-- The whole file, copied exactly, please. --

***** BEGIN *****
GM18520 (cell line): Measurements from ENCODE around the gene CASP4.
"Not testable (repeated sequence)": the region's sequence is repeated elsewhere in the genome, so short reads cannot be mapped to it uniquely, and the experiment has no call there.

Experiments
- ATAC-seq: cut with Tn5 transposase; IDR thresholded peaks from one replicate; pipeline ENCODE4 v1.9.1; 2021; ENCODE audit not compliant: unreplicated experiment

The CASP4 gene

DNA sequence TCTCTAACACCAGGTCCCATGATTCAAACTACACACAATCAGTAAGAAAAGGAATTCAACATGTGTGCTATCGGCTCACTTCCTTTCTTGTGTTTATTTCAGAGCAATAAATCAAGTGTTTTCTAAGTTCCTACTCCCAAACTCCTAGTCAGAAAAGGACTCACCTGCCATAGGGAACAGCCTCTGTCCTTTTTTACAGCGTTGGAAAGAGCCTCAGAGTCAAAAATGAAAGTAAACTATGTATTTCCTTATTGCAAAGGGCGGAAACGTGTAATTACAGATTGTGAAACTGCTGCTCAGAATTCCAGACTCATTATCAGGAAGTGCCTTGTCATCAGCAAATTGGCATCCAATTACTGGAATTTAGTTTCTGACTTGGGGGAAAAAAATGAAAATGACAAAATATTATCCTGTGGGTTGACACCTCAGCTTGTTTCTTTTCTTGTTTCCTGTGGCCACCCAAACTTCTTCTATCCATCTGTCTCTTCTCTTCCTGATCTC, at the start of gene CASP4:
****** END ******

GM18520 (cell line): Measurements from ENCODE around the gene CASP4.
"Not testable (repeated sequence)": the region's sequence is repeated elsewhere in the genome, so short reads cannot be mapped to it uniquely, and the experiment has no call there.

Experiments
- ATAC-seq: cut with Tn5 transposase; IDR thresholded peaks from one replicate; pipeline ENCODE4 v1.9.1; 2021; ENCODE audit not compliant: unreplicated experiment

The CASP4 gene

DNA sequence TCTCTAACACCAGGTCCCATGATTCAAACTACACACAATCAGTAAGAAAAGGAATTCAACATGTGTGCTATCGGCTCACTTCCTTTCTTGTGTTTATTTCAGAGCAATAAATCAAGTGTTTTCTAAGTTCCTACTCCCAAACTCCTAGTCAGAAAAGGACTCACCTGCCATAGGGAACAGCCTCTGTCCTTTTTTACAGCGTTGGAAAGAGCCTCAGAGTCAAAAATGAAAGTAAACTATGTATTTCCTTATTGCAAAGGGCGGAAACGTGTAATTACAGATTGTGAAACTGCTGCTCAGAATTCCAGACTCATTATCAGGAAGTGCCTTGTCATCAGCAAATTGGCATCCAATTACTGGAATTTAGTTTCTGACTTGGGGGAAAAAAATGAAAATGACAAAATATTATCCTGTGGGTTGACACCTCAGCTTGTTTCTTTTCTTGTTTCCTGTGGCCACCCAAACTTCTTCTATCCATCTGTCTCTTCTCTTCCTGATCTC, at the start of gene CASP4: